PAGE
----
Despite geologic barriers and in the face of scientific advice, huge infrastructure projects of the 20th century brought water to the arid Southwest and fueled the growth of a megaregion. But now that era of infrastructure-enabled growth is over, leaving planners, developers and policymakers looking for new ways to sustain growth and rising demand amid diminishing resources.
With the one arm he had left after fighting for the Union during the Civil War, John Wesley Powell led a team of 10 men and four boats on what was likely the most extreme and adventurous fact-finding mission since Lewis and Clark stumbled upon the West Coast of North America. It was 1869, and this was neither the first nor the last river voyage Powell would command.
Over the course of the year, the Planetizen staff editors review and post summaries of hundreds of articles, reports, books, studies, and editorials related to planning and urban development. Now, we take a look back at 2008 and the trends and issues that defined the year in urban planning.
The economy and the housing market dominated the news this year, but there was also a considerable amount of coverage related to the Presidential election and President-elect Barack Obama. Transportation investment and city living were also major themes of the year. Read the full summaries below to see how these stories played out in 2008...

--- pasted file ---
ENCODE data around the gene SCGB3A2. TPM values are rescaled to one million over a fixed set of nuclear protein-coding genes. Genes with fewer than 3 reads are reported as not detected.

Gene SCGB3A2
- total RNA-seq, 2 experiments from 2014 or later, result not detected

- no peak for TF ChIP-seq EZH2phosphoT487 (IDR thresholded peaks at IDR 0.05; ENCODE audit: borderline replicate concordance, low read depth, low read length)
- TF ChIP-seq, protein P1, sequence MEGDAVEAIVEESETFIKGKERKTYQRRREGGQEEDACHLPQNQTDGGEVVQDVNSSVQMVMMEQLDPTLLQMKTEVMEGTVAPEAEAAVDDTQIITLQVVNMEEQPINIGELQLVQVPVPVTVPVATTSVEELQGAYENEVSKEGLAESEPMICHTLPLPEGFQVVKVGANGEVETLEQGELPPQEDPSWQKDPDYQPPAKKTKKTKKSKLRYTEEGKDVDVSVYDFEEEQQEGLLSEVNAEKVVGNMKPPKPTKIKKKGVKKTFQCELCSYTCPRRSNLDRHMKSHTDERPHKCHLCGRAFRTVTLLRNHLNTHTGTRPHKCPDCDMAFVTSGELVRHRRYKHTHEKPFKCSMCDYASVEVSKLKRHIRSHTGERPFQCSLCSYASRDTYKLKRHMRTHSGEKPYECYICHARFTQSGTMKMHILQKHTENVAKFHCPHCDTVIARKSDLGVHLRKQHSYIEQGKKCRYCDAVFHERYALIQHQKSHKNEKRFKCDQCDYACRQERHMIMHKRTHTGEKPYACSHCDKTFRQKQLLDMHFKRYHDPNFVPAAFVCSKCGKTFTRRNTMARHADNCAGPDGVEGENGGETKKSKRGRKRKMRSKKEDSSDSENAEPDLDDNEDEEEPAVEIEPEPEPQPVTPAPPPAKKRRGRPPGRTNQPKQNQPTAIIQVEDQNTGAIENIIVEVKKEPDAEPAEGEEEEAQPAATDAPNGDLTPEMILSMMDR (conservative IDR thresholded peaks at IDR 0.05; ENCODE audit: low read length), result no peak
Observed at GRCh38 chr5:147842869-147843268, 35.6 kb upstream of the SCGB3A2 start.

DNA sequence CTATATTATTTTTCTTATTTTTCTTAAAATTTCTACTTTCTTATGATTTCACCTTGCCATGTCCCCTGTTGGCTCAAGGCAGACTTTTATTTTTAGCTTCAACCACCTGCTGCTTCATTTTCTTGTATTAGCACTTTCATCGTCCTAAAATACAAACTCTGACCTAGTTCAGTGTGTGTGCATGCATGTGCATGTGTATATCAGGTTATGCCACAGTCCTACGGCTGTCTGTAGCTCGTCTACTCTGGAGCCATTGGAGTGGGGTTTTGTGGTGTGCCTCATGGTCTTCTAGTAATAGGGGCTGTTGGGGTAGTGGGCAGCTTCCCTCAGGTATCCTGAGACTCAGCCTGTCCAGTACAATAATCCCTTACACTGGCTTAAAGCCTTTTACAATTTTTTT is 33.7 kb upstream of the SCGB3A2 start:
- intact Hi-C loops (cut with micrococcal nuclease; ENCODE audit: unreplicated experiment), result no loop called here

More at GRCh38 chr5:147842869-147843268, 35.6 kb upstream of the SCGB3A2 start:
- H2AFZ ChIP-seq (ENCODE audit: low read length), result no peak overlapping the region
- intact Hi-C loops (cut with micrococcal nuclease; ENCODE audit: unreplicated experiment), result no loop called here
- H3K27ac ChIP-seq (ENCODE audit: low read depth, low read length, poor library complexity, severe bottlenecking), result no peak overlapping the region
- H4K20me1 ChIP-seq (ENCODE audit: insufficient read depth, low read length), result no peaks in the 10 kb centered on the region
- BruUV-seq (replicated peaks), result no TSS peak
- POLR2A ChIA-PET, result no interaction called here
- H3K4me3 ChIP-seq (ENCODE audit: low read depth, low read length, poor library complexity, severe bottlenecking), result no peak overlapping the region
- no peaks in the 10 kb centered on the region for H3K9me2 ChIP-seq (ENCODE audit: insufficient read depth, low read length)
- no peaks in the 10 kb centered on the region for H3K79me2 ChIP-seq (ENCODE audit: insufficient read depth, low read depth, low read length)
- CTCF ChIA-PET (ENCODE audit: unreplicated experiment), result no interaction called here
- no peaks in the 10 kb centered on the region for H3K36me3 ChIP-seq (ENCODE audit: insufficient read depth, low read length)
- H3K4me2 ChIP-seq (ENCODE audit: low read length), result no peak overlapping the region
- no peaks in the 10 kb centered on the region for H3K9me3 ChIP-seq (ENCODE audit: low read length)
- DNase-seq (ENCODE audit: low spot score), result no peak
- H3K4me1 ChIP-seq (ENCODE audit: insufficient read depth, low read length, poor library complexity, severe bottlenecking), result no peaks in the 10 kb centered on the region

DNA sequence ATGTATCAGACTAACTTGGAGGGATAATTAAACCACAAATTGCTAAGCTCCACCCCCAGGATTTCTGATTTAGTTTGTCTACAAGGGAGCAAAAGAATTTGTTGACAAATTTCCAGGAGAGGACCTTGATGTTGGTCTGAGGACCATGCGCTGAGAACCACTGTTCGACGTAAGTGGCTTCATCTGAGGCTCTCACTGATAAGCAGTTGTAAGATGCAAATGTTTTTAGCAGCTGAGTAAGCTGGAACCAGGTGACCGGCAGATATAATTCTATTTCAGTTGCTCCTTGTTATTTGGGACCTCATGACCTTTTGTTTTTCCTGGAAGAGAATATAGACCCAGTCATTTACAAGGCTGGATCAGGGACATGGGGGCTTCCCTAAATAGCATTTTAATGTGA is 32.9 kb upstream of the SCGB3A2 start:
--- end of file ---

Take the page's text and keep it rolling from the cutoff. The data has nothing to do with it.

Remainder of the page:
As part of a monthly series, we present a summary and analysis of some of the most interesting news to appear on Planetizen over the month of October 2006. This is the transcript of an audio segment that originally aired on the nationally syndicated radio program "Smart City".
Last month, the United States reached a demographic milestone. According to the U.S. Census Bureau, the 300 millionth American was born sometime in the middle of October. How the country handles its expanding population will become increasingly significant as the weight of this population growth stresses the country’s housing supply, its infrastructure, and the global environment. With researchers predicting that the next 100 million will be added to the population by 2050, long-term planning will be critical.